By Jim McCloskey
Through the years, I assembled a pair of large computer files containing links to two specific sorts of news items. At the time, I considered them to be never-the-twain-shall-meet categories that I would eventually write about separately. But now I see them as interwoven,
as two sides of the same coin, and I want to discuss them together.
One file, lost last year in a change of computers, contained items about closures of public pools and a distinct, concomitant decline in swimming skills, particularly among children.
I developed my approach to this collection about five years ago and wrote a half-dozen or so blogs on my serious concern about the demise of old public pools (and a civic reluctance to repair them or build new ones) as well as the declining availability of easily accessible, relatively inexpensive swimming lessons. I presented these trends as a pervasive threat to the future of watershaping, and you may remember a sentence I repeated often: “Those who know how to swim and are therefore comfortable around water will be more inclined than non-swimmers to want water as part of their homes and working environments.”
The other file, gone now as well, included links to articles that defined various levels of appreciation for the importance of water to human beings in their interactions with a broad array of environments. This cache included pieces ranging from information on the benefits of hydrotherapy to the importance of wetlands along with articles on the growing popularity of cruise vacations.
Three years back, I finally approached this more positive bucket of information through a blog or two I wrote in a late response to the publication in 2015 of Blue Mind, a book by Wallace J. Nichols that, it seemed to me, had done a better job than I ever could of communicating the value and significance to humans of being near or in water and of being comfortable around it.
Long story short, when Watershape University emerged last summer and Dave Peterson and Bill Drakeley announced the formation of the Live Blue Foundation to spread Nichols’ sense of the value of water to a much broader audience, it suddenly occurred to me that I had blown it by looking at those dearly departed files as separate.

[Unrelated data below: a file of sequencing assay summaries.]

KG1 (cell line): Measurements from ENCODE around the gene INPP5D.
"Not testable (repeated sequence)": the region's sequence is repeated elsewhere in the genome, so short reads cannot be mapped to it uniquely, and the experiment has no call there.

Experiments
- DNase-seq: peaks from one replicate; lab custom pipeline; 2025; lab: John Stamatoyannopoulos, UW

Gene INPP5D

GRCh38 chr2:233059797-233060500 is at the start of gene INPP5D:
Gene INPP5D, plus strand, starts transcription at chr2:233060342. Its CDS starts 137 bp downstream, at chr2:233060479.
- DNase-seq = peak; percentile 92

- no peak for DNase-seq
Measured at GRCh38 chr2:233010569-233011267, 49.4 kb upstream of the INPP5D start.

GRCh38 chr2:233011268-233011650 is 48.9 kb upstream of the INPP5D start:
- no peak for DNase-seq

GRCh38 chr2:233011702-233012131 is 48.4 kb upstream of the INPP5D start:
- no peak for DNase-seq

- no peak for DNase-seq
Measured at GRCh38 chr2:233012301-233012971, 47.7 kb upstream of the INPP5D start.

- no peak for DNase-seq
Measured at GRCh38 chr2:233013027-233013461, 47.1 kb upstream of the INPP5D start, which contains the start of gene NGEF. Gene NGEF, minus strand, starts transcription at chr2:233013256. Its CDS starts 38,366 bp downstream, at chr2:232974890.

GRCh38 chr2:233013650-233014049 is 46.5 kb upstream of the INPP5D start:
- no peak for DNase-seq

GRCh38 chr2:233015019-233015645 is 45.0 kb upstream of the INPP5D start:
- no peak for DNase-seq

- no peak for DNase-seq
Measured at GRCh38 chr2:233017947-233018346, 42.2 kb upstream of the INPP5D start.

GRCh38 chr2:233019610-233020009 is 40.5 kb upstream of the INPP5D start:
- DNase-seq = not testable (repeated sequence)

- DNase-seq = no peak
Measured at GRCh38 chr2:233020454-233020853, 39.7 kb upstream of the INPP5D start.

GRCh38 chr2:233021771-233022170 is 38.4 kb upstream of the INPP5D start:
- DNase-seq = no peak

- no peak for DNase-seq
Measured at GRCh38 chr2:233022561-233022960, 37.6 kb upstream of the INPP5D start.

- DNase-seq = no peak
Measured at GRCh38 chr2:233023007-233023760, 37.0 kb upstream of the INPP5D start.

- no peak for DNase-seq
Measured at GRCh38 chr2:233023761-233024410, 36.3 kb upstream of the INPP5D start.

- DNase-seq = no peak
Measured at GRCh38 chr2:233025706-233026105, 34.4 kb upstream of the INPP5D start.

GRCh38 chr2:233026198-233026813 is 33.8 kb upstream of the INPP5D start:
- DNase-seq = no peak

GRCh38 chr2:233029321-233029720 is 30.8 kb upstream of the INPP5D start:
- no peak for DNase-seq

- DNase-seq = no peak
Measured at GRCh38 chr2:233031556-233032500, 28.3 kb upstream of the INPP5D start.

I had previously perceived the widespread decline in swimming skills as an existential threat to watershaping on the one hand and, on the other, Blue Mind as a vast encouragement for watershaping. Now I see them as a flipping coin: The subjects are all linked, in other words, and through the Live Blue Foundation, there is now a movement that might just address my concerns as well as my optimism about Nichols' insights.
This observation put me in mind of two memorable articles. One was an editorial in a local newspaper that drew a direct line between a decline in the number of public pools and a notable increase in drownings before concluding with a call to action. Another tied the importance of learning to swim to the fact that so many more people than ever before live in places where there’s open water – a fact that defined a civic need to help large numbers of people become swimmers.
What I now see is less a threat than it is an opportunity. If we start looking at municipal pools as public-health resources rather than as drains on budgets, the ground shifts beneath our feet. I felt as though I’d just taken “Introduction to Blue Mind 101,” a basic course that spells out the natural inclination of human beings to groove on water while also defining conditions for a safer, saner aquatic experience.
What I foresee, as Watershape University builds up the Live Blue Foundation and pursues its mission to get people safely near, in, on, and under water for life, is that lines of thought will emerge that make it easier for municipalities to recognize the value of their aquatic resources, incline them to keep public pools open, motivate them to build new aquatic facilities and lead them to understand to the core that water is medicine for those who need it most – and for everyone else, too.
Where there was pessimism on my part, there is now great hope.